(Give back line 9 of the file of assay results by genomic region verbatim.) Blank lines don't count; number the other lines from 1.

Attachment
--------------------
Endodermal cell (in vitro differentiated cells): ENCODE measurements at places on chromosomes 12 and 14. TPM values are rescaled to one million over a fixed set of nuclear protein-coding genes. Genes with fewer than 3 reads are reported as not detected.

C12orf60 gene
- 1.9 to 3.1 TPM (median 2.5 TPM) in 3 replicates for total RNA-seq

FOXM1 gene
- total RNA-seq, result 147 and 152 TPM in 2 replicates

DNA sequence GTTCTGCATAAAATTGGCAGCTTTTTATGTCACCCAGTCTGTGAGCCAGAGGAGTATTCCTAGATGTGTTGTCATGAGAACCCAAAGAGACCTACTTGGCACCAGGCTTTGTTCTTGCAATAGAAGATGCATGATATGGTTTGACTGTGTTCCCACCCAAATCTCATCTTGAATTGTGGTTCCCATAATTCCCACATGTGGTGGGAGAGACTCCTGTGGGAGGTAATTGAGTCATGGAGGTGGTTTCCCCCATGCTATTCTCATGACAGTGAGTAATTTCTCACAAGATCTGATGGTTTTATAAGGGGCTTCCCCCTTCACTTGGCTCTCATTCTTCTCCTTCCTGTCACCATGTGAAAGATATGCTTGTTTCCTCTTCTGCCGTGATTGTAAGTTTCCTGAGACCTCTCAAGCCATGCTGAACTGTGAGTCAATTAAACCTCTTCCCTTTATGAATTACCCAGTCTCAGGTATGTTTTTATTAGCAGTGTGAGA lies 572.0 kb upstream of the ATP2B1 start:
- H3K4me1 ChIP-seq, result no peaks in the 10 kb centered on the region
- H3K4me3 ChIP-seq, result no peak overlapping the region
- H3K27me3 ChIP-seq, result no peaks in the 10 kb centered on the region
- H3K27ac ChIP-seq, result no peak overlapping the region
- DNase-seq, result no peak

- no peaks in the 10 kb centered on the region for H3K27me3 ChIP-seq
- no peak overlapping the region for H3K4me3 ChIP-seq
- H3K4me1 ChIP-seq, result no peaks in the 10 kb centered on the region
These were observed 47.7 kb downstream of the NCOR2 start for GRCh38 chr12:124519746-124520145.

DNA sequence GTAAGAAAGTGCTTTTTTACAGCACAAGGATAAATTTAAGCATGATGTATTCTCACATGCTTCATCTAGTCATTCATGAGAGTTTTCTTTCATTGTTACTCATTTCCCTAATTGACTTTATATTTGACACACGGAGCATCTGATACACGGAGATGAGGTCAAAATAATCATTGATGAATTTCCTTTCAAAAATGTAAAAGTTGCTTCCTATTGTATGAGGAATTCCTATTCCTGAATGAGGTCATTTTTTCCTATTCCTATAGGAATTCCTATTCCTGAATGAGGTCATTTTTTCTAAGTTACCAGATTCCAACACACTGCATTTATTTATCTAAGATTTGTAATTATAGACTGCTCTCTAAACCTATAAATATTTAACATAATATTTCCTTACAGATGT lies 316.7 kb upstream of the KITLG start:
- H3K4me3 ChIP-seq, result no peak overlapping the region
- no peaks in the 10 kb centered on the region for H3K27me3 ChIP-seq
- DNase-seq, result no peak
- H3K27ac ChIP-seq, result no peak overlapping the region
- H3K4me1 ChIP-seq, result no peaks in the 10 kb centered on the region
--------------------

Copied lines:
- H3K27me3 ChIP-seq, result no peaks in the 10 kb centered on the region